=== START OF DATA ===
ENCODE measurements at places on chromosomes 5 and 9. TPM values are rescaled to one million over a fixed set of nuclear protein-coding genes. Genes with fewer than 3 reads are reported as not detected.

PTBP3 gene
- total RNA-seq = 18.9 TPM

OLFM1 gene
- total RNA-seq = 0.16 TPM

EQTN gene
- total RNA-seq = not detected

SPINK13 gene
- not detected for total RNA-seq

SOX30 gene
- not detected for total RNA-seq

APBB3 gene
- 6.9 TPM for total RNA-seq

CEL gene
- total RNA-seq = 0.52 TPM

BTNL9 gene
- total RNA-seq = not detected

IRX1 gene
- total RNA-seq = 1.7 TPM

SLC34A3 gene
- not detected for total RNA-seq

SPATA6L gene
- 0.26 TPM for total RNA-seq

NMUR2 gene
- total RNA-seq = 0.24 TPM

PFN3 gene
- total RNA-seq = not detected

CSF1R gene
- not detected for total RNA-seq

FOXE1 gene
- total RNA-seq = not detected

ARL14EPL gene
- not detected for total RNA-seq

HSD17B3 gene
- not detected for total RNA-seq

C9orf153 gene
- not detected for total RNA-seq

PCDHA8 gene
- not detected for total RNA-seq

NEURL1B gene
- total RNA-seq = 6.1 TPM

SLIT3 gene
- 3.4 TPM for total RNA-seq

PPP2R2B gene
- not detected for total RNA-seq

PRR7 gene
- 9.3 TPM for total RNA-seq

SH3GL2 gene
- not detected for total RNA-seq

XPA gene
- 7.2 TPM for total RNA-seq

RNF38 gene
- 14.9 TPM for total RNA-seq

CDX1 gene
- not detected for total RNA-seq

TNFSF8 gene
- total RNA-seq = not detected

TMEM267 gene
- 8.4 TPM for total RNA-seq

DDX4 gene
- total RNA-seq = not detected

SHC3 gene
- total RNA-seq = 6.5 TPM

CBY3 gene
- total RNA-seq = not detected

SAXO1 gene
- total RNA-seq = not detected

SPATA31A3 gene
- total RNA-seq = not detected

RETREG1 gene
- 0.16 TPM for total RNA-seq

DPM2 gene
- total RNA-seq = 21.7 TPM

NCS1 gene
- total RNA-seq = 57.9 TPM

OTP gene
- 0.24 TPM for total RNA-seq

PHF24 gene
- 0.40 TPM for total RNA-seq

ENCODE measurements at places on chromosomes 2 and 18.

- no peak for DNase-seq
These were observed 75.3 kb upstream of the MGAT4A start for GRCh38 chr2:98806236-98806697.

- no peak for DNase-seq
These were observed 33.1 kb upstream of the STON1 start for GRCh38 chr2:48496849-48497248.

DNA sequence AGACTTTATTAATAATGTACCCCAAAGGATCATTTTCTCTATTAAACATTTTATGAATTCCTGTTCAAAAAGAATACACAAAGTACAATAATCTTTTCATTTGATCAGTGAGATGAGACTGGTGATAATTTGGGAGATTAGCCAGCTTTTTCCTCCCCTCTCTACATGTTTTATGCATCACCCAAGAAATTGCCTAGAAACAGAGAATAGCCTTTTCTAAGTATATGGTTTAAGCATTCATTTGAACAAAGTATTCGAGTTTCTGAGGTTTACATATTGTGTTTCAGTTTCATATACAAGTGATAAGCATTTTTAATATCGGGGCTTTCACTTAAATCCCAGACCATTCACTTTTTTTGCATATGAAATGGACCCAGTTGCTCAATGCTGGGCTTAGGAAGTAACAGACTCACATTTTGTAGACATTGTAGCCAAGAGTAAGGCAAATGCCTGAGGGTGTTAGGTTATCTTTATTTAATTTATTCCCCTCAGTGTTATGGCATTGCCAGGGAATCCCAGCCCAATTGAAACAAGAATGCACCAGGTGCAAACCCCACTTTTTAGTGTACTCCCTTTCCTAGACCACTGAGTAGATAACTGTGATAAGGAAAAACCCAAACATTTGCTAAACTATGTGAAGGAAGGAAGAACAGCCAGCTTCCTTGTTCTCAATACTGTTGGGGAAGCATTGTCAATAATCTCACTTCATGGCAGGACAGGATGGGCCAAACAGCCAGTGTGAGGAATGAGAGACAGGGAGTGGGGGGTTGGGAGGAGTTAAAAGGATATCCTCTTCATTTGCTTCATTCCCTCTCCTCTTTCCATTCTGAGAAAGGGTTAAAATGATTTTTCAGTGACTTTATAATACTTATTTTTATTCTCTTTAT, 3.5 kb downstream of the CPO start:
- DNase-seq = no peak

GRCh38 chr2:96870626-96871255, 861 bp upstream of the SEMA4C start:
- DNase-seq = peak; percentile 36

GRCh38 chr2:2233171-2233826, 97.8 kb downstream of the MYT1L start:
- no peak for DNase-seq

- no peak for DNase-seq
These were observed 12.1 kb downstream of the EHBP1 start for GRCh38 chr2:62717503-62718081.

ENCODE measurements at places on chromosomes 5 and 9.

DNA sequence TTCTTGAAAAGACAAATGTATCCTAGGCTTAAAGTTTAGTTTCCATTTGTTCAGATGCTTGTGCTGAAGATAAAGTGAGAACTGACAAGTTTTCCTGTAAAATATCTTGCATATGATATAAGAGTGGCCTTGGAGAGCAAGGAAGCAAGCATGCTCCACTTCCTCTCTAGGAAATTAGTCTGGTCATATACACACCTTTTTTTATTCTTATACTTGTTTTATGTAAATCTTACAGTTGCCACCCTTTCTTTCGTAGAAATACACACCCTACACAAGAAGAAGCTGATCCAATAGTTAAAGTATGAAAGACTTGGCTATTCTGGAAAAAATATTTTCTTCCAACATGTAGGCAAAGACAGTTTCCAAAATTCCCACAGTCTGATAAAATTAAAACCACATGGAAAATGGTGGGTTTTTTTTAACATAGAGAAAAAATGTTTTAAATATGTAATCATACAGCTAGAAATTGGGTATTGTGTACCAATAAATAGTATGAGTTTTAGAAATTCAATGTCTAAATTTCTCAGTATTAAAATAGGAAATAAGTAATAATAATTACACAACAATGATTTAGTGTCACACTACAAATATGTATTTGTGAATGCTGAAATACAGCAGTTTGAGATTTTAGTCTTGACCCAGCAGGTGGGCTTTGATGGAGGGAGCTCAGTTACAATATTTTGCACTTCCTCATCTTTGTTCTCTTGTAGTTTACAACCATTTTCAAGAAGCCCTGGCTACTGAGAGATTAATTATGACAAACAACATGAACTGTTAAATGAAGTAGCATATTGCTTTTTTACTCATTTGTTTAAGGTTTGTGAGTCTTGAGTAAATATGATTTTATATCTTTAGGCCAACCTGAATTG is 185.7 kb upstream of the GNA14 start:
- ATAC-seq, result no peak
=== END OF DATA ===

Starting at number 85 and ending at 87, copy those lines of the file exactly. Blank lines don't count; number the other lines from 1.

DNA sequence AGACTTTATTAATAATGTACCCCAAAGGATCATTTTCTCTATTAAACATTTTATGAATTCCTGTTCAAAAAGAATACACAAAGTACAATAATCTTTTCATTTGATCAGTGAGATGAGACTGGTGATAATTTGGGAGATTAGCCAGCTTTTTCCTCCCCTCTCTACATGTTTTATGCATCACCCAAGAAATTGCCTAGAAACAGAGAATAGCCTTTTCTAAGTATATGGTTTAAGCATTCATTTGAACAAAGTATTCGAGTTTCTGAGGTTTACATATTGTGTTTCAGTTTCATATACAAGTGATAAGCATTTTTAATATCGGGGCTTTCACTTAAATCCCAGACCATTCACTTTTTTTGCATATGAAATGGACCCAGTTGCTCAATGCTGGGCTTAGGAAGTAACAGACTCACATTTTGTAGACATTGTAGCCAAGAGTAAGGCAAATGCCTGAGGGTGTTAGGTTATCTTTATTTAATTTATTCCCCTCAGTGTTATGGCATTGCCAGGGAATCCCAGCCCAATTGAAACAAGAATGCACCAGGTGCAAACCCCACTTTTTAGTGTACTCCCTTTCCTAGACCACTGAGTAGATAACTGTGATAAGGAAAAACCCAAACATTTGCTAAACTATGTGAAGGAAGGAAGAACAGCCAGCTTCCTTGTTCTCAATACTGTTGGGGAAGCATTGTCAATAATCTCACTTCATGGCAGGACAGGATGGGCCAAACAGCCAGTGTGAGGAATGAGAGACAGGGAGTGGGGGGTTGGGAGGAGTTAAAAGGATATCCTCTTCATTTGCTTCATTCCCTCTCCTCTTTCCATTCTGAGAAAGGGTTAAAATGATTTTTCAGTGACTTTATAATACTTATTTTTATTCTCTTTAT, 3.5 kb downstream of the CPO start:
- DNase-seq = no peak

GRCh38 chr2:96870626-96871255, 861 bp upstream of the SEMA4C start: